Whether you are attending conferences, reading industry articles, or simply discussing ideas with other non-profit organizations, the term you likely cannot escape is “data.” Every nonprofit hears from funders and consultants alike that you must collect and communicate a wide variety of metrics in order to improve your programs and increase your fundraising.
In a recent Candid article, Chantal Forster, Executive Director of the Technology Association of Grantmakers discussed the importance of collecting data with the specific goal of learning how to better serve individuals and families. Rather than becoming more competitive, Forster observed that the greater opportunity is for social-good organizations to become more collaborative. But you may ask yourself what types of data you are supposed to collect? Why is it so important? And what do you even do with the information? Let’s start by talking about the types of data you should collect.
Types of Metrics
Though specific metrics depend on your programs and services, there are several broad categories of data that apply to most nonprofits.
User data is information specific to the individuals enrolled in your services. These indicators include both demographic information, such as age, gender, or race, and characteristics such as employment status, chronic health conditions, or housing situation. In other words, user data is how you understand who enrolls in your programs and why they need your services.
Output Output metrics track individual program details. How many meals did you serve? How many hours did your team volunteer? How much money did you spend providing stable housing for families? These are the metrics that tell you where your time and resources are being spent.
Engagement Engagement data shows you how individual clients are using your services. What are your program participation rates? How long do individuals stay enrolled? How many individuals return for more services?
Feedback Feedback metrics, sometimes called quality metrics, show you what you are doing well and where program participants feel you need to improve.
Impact Though all the other metric categories serve important roles, the most critical category is Impact Data. These indicators demonstrate how your programs and services are creating positive impact in the lives of your program participants.
Learning, Not Just Collecting
Now you know what metrics you should collect, let’s take it a step further and discuss the “why.” Woodrow Rosenbaum, Chief Data Officer of GivingTuesday, stated that “It remains too common for organizations, including funders, to approach their data strategies from the perspective of ‘what can we collect?’” Collecting information as an item on a checklist adds unnecessary burdens to already overwhelmed team members and cannot unlock the potential of using data as an asset. According to Mr. Rosenbaum, the answer is to approach data collection with the question, “What can we learn?”
What you can and must learn from data depends on the mission of your nonprofit. The same goals that dictate your programs and services should guide your data collection strategies. Develop questions that address the needs of your individuals and families in your community, and then track indicators that will help you answer those questions.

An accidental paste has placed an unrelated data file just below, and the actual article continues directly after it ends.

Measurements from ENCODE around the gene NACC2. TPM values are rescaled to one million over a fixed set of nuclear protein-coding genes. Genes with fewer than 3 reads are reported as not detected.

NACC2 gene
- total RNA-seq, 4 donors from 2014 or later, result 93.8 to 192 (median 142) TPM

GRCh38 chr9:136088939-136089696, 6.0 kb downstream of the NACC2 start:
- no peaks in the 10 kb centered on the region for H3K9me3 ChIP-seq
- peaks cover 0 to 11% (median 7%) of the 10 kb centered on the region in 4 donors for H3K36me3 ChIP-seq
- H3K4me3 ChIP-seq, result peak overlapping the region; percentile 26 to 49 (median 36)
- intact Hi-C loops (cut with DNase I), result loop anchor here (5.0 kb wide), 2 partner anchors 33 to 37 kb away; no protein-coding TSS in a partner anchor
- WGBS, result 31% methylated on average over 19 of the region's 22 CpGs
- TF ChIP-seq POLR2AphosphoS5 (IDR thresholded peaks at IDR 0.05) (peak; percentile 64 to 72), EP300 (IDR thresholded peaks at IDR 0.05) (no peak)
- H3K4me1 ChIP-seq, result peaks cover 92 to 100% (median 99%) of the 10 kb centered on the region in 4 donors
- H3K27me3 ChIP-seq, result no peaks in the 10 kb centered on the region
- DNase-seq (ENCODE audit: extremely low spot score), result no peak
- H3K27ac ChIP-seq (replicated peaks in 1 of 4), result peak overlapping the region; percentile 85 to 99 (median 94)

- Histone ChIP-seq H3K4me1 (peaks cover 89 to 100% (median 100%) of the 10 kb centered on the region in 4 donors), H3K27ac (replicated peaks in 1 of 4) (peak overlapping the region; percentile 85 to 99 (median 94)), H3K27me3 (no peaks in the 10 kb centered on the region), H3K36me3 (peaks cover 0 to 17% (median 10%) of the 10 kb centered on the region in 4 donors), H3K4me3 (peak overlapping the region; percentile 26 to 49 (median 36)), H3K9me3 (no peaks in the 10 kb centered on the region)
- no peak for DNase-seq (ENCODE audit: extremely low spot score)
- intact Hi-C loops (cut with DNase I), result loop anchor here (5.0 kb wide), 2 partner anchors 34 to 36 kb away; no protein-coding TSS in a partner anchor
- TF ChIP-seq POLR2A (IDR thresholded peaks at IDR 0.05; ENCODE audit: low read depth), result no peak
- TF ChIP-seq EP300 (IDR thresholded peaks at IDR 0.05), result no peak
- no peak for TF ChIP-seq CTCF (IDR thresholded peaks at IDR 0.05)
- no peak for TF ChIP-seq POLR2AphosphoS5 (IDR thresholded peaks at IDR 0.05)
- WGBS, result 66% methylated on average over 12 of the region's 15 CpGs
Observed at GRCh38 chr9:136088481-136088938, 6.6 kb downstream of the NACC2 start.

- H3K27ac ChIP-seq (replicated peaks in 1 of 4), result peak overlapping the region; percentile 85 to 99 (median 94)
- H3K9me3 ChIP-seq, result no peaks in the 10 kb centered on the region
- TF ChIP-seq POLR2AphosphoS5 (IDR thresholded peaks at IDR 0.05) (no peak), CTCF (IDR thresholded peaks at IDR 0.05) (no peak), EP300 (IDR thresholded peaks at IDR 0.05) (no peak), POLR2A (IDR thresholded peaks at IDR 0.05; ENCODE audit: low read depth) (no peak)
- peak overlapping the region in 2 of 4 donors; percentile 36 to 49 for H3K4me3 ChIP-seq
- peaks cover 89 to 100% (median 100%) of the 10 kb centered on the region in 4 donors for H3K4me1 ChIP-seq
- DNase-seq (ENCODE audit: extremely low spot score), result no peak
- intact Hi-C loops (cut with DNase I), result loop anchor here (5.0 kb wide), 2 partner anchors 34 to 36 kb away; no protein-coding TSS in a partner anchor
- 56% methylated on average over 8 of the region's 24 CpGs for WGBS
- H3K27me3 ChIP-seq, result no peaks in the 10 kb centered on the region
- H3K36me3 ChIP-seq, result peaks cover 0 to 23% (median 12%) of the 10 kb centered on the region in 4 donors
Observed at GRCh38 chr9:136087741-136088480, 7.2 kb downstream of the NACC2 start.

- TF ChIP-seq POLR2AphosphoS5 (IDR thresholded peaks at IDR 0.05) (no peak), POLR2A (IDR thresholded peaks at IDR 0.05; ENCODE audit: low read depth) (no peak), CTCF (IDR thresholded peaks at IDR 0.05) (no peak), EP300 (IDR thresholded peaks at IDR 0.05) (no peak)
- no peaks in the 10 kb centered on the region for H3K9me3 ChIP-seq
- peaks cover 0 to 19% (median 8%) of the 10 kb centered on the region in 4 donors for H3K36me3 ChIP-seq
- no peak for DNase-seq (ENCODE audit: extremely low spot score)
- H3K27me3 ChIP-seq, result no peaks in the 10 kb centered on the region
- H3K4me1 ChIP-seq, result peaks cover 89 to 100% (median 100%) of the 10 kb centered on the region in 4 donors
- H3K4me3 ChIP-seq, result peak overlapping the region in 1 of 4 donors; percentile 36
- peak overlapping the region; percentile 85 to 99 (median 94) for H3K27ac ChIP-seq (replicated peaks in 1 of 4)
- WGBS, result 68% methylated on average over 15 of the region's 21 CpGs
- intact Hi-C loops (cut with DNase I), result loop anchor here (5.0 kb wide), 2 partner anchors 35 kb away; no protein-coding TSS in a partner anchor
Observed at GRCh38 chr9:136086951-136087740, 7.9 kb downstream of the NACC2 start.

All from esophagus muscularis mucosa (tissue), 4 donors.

What About Data Experts?
Though some organizations have the resources to hire dedicated data analysts, gone are the days when only the specialists interact with data. According to the Social Policy Institute at the Washington University in St. Louis, “Most people in a social sector organization interact with data. Even those who have little or no experience analyzing data can have a significant role to play in thinking strategically about leveraging it to increase impact.”
Creating an environment where only the specialists interact with data prevents other team members from effectively doing their jobs. Organizations become data-driven when the entire team, starting with leadership, develops the ability to collect, manage, evaluate, and apply data to solve challenges.
Social-Good Sector Cooperation
The social-good sector is at its best when it is collaborative instead of competitive. Though you may take different approaches and focus on different needs, social-good organizations share the common goal of creating positive impact for individuals and communities. Collecting and sharing data allows you to build on your common knowledge and increase your collective impact.
SureImpact is specifically designed to provide the data collection and impact reporting infrastructure that connects all members of the social-good ecosystem with real-time data, while also meeting the unique data-collection and reporting needs of each organization. SureImpact’s collaborative data model is designed to help individual providers to manage, measure, and communicate their social impact while also giving backbone organizations and funders the aggregate real-time insights that demonstrate what types of interventions are most beneficial to solve network-wide social problems and increase their social return on investment.
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